TYRONE - Would road repair costs offset the benefits of a company adding jobs and paying borough taxes?
That's the thought of Borough Council members, who told Bill Dixon Sr. last week that they have no interest in taking over a road leading onto his company's property.
Dixon, owner of Dixon Tool & Die Co. Inc., came before the borough to turn over a road he built when he subdivided his property.
All of his developer's agreements stipulate the roads would remain private, Dixon said, but now there is a need for this road to be made public.
The reason, he said, is that JMD Co. is looking to relocate from Snyder Township to Tyrone Borough. Dixon said he offered to give JMD the road, but it wants to see the road made public and for the borough to take care of it.
Council Vice President Christy Ray told Dixon she disagreed, and that while he may have a business need for a public road, "We [the borough] don't have a need to own it."
Ray said the road
wouldn't truly be public and wouldn't generate enough money to pay for its maintenance.
Dixon said JMD Co. currently leases property from him in Tyrone Industrial Park, but it is working on a purchase agreement, which would mean it would be paying tax money to the borough that formerly went to Snyder Township.
JMD also is interested in the Local Economic Revitalization Tax Assistance Act, he said, which provides for a five-year tax abatement to companies looking to make improvements to underdeveloped property.
JMD has seven employees now and could add five in the future, he said.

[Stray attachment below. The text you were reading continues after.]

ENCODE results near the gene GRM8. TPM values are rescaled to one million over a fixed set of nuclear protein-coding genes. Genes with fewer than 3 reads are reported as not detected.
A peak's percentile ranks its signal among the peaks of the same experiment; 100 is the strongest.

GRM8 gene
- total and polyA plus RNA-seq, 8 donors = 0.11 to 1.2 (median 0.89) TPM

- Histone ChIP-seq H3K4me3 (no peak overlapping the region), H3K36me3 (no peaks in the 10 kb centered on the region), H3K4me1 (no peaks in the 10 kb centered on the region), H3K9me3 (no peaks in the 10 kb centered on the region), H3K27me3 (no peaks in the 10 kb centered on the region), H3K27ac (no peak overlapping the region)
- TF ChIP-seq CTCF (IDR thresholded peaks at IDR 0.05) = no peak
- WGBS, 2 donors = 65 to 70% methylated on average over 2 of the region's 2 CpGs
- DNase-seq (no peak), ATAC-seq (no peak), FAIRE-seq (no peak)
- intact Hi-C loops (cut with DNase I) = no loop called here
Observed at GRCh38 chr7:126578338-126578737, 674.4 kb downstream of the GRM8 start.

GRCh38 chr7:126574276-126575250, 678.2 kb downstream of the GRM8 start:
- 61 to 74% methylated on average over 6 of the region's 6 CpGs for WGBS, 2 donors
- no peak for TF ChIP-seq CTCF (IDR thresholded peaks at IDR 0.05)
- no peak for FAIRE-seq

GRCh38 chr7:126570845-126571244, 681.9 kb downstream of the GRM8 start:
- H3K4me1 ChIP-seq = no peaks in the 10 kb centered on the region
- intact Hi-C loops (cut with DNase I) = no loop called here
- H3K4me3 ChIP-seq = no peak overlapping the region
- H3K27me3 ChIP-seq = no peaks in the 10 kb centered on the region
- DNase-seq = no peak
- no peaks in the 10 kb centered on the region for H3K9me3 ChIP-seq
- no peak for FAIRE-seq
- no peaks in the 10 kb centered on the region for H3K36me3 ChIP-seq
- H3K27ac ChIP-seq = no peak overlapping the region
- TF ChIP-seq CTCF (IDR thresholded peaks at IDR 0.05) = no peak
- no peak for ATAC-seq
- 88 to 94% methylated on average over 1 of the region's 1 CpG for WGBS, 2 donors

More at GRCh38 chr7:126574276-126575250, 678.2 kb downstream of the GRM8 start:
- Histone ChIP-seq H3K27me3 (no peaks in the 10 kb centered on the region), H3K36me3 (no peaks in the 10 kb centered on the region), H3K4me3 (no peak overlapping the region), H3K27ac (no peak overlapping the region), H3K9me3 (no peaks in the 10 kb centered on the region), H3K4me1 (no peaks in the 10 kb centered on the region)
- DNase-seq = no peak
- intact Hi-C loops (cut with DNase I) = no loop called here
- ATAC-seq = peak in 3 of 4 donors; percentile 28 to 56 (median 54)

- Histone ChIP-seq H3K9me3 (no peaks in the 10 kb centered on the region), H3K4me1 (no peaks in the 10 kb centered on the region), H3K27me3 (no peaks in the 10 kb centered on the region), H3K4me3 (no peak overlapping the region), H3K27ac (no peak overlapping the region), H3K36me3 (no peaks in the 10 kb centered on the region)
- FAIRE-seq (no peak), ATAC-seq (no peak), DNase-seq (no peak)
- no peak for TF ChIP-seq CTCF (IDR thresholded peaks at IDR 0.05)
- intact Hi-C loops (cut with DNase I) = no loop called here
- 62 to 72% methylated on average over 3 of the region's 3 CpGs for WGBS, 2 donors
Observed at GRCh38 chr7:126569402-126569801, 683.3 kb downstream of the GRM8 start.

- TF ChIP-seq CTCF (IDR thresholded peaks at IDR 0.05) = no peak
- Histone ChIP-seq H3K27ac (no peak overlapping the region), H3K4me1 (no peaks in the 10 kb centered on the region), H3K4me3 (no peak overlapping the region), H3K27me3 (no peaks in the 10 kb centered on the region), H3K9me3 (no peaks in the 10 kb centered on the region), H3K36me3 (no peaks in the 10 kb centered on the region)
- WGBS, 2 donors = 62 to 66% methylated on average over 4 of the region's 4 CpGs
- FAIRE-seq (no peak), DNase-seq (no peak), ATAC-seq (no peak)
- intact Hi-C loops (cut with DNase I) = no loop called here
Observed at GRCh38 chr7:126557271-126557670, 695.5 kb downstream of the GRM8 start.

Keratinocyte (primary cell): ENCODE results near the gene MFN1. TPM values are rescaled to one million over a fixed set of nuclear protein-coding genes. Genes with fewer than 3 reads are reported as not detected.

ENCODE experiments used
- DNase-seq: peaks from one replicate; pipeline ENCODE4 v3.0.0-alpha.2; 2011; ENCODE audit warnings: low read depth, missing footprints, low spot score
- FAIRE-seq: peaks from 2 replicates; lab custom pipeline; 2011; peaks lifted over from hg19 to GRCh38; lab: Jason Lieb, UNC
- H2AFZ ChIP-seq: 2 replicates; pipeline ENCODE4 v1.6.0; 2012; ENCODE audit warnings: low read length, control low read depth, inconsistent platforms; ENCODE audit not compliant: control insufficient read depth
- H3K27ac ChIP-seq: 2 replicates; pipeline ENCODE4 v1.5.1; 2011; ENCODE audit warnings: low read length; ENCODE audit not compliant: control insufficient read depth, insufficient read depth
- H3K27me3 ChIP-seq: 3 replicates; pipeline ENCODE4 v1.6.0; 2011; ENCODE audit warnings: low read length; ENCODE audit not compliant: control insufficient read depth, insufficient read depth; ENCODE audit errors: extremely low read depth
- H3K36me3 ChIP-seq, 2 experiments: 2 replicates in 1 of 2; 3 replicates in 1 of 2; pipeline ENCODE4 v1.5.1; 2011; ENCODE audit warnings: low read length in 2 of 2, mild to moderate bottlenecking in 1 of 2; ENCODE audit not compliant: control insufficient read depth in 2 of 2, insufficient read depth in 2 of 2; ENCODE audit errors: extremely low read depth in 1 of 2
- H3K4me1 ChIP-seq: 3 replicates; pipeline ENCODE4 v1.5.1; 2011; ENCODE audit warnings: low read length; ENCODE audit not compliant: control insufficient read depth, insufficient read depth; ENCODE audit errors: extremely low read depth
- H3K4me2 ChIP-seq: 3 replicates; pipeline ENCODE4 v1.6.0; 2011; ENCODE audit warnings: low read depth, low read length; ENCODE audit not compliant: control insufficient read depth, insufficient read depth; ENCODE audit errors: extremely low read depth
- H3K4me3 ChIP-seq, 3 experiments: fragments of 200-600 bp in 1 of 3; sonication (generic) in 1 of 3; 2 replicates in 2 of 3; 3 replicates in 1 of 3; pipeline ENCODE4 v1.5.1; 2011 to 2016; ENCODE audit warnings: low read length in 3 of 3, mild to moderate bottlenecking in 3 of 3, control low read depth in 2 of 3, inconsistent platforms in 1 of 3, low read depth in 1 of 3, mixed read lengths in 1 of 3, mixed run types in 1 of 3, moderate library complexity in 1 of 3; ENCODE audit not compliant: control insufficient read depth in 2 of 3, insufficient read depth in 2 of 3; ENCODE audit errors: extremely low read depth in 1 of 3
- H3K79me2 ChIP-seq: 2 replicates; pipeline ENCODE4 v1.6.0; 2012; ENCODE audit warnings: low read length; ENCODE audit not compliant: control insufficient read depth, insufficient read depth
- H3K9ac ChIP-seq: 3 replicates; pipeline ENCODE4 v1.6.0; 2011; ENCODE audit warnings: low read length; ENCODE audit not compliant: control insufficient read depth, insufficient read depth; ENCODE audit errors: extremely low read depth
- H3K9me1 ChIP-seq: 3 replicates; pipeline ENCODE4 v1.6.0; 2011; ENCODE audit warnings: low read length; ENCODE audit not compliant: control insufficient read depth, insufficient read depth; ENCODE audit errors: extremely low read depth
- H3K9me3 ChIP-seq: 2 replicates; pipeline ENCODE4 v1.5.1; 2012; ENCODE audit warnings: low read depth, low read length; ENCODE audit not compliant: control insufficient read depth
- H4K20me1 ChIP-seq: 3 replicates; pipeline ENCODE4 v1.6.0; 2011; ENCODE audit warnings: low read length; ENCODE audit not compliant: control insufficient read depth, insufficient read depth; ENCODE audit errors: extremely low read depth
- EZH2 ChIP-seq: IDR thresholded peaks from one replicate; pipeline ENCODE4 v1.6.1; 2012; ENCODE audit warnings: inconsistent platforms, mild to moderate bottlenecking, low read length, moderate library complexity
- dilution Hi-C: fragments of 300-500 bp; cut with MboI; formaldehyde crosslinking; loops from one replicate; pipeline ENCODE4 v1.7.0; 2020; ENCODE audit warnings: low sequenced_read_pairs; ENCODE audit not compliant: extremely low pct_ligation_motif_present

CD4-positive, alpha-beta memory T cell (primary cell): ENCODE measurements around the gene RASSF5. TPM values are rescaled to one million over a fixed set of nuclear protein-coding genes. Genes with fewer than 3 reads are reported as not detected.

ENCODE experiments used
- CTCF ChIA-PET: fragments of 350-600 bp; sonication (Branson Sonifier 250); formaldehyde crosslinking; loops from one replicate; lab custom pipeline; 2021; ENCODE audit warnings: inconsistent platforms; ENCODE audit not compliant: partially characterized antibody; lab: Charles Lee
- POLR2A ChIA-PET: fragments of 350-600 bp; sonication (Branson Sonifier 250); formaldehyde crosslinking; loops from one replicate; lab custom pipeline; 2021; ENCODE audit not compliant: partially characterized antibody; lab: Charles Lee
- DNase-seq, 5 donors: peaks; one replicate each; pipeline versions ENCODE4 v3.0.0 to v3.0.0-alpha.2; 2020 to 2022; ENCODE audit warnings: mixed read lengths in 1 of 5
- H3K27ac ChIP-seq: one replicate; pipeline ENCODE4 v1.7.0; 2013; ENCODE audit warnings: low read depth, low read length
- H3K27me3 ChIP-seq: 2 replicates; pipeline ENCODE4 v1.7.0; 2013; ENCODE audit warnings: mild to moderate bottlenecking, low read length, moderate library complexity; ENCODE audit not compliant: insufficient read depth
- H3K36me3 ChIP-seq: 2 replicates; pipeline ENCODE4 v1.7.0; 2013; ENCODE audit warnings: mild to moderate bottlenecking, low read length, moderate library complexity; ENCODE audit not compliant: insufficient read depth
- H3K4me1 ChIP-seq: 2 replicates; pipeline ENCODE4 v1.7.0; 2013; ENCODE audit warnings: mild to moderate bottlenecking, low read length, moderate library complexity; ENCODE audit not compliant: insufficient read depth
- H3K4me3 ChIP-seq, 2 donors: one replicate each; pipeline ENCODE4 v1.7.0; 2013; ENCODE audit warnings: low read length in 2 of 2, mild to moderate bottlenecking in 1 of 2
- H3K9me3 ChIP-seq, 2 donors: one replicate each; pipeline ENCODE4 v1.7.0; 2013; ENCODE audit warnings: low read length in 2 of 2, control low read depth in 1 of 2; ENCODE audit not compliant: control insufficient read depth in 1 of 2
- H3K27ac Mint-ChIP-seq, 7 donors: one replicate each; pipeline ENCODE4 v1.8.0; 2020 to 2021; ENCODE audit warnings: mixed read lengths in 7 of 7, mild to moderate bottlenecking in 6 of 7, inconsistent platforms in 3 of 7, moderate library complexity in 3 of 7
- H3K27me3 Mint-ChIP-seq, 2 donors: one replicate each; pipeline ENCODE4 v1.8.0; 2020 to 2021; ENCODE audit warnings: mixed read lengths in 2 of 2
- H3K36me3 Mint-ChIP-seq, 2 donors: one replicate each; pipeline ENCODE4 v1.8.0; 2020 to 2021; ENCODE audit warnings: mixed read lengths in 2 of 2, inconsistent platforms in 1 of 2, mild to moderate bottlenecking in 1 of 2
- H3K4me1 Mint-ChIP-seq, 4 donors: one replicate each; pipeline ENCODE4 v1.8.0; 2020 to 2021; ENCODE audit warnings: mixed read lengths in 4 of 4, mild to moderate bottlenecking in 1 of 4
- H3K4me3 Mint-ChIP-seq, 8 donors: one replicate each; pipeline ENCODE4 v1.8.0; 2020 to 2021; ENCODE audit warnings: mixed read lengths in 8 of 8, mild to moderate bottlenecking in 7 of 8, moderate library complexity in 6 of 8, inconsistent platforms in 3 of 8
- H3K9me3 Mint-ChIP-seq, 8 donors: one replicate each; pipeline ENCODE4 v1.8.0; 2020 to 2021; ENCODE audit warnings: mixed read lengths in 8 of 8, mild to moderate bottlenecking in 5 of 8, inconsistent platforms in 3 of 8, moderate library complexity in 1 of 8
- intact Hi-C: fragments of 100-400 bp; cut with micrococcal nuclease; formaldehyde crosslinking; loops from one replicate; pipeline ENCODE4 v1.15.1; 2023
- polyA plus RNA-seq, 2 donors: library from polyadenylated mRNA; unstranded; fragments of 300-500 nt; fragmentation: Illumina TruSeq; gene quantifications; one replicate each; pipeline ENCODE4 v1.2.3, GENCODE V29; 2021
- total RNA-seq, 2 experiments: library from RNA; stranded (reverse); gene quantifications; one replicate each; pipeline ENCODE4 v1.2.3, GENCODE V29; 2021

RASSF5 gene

As a third point, Dixon said the borough also would be eligible to receive liquid fuel tax money, which is a municipality's share of the motor license fund that pays for public road maintenance.
Dixon said he can't earn liquid fuel tax money, but Tyrone can.
He called the road a gift. "A gift of a $100,000 road ... plus the company coming to Tyrone with seven employees, and five in the future," he said.
But according to council members, his gift may be more of a burden.
Borough Mayor William Fink said interim Borough Manager Phyllis Garhart calculated the borough would receive only $220 annually in liquid fuel tax money from taking over the road.
And the road "would cost a bit of money to maintain," Fink said. "They [council] simply are not interested in acquiring this piece of real estate."
Dixon said he doesn't understand the decision; between school and borough taxes, he said he pays $12,000 annually, and can't see how road repair would offset that revenue, especially since so much money was spent initially to make the road a good one and not a simple, gravel road.
Ray told him she couldn't take him at his word that the borough would suddenly be "making all this money" and have more jobs when it came to dealing with public money.
"I can hardly believe you," Dixon replied.
Fink said as of now, council plans to hold Dixon to his developer's agreement.
Mirror Staff Writer Kelly Cernetich is at 946-7520.